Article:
Wisconsin was one of those states. Republicans held the majority of state legislative seats during the 1910s and 1920s, while Socialists usually formed the major opposition caucus; Democrats were an afterthought. When those legislatures ushered in many of the reforms that would define Wisconsin as America’s “laboratory of democracy,” progressive Republicans associated with Robert M. La Follette worked with the Milwaukee Socialists to advance the agenda.

The Milwaukee Socialists did not just influence Madison. They influenced Washington. The first Socialist elected to the U.S. Congress, Milwaukeean Victor Berger, took his seat in 1911 and held it, on and off, until 1929. Far from being marginalized, Berger worked closely with the “insurgent” Republican caucus that included La Follette, New York Congressman Fiorello La Guardia and the great progressive leaders of the era.

When La Follette mounted an independent progressive campaign for the presidency in 1924, the Socialist Party endorsed his candidacy and Debs hailed the campaign’s calls for supporting public ownership of utilities, strengthening labor unions, protecting the rights of women and minorities, defending civil liberties, and preventing wars and war profiteering.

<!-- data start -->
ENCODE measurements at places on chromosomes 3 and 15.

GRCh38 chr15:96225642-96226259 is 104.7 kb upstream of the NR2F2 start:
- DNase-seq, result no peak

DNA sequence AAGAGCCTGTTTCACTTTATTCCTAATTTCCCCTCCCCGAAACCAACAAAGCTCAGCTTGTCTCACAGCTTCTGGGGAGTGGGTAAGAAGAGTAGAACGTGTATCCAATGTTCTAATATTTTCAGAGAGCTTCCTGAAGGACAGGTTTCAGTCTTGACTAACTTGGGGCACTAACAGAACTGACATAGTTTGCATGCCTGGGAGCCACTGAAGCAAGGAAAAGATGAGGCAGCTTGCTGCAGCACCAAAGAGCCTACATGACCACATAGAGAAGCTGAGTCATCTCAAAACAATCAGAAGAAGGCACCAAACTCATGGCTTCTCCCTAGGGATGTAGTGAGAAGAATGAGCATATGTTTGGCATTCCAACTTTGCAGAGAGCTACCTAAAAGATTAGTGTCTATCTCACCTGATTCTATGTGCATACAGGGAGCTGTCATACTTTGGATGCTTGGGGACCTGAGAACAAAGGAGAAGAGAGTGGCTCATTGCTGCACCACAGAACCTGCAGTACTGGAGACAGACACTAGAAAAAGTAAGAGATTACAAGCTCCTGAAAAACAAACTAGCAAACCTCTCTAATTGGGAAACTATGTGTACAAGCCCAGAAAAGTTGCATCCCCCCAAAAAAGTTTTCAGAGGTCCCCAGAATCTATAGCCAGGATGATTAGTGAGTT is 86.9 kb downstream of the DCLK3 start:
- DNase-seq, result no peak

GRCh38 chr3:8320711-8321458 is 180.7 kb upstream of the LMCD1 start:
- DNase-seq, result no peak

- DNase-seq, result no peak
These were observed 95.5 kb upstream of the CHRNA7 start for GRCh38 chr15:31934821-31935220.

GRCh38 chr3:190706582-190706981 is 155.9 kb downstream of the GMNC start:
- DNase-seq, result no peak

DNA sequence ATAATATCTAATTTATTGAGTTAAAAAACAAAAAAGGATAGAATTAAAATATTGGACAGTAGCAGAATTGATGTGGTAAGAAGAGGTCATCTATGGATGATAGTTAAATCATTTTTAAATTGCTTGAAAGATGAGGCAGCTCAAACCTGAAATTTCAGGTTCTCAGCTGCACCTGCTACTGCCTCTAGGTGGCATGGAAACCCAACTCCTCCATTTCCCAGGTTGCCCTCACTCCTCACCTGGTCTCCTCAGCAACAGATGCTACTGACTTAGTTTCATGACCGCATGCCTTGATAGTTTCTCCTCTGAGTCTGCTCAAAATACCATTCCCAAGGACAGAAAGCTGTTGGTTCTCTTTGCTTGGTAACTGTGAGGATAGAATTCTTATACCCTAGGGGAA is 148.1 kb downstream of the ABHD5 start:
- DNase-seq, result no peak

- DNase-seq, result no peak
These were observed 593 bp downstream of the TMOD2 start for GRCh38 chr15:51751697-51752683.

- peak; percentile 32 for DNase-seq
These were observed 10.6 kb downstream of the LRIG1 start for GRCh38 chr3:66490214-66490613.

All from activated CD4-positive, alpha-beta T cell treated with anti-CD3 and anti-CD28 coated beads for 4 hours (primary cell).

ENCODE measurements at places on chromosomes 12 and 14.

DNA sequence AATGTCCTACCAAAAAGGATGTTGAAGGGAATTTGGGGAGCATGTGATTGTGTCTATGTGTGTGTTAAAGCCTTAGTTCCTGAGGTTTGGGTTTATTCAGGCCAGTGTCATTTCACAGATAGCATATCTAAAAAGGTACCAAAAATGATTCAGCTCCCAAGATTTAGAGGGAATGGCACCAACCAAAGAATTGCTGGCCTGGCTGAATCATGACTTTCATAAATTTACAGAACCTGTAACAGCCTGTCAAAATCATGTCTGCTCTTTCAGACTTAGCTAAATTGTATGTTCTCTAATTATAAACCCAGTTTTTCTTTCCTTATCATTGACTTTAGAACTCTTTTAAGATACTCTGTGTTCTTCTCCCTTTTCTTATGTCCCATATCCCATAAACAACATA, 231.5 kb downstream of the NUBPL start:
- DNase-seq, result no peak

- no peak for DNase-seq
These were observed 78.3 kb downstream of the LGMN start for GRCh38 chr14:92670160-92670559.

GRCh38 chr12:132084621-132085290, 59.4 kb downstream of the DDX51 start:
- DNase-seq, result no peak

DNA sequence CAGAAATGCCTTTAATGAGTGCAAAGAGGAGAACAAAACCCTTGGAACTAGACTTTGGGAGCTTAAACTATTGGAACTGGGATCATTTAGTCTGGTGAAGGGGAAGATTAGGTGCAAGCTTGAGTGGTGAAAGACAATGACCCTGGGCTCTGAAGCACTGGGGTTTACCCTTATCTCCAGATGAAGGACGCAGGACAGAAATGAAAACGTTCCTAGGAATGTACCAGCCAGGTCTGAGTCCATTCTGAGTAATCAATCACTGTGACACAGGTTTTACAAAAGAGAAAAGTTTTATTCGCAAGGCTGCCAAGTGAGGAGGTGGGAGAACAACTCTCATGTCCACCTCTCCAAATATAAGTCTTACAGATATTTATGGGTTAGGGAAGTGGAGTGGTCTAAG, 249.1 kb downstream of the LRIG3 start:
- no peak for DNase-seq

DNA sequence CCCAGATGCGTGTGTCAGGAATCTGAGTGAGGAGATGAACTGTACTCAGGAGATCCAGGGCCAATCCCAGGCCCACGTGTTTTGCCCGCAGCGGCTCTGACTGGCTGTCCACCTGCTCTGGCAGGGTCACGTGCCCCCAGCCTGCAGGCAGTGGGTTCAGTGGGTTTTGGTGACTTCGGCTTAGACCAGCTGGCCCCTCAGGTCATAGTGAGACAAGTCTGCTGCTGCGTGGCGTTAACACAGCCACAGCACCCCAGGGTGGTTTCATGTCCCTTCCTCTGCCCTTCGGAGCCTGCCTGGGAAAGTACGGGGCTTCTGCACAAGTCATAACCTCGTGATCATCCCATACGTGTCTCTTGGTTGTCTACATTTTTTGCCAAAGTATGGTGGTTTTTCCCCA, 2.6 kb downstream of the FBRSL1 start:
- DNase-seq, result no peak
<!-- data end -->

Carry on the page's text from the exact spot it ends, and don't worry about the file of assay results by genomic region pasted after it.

La Follette carried Wisconsin, finished second in 11 Western states and won more than 5 million votes nationwide (17 percent of the total). When some comrades questioned endorsing a lifelong Republican, the Socialist mayor of Milwaukee, Daniel Hoan, said of La Follette: “He says the supreme issue is whether the wealth of the nation shall remain in the hands of the privileged few … Is not that the thing we have been ding-donging for 40 years?”

The Socialist Party faded as a national force after Franklin Delano Roosevelt’s New Deal stole many of its ideas and much of its thunder. But democratic socialism never disappeared from the American landscape.

Seventy years after Emil Seidel took charge of Milwaukee with a declaration that “socialists are prepared to govern,” Bernie Sanders took charge of Burlington, Vermont, as a proud democratic socialist.

Sanders went on to serve as an independent socialist member of the U.S. House and the U.S. Senate, caucusing with Democrats but positioning himself to their left on issues ranging from health care reform to trade to economic democracy.

His presidential candidacy confirmed the appeal of such a politics in a 21st century that has been characterized by rampant inequality and the corrupt excesses of crony capitalism.

DSA's growth confirms that the appeal of democratic socialism extends beyond any one campaign.

“In the early 1900s, Eugene Debs and the Socialist Party rose in a grass-roots movement against the forces of nationalism, oligarchy, and authoritarianism,” recalled DSA’s Svart. “One hundred years later, today’s democratic socialists stand in that same tradition, at a time no less perilous.”

John Nichols is associate editor of The Capital Times. and @NicholsUprising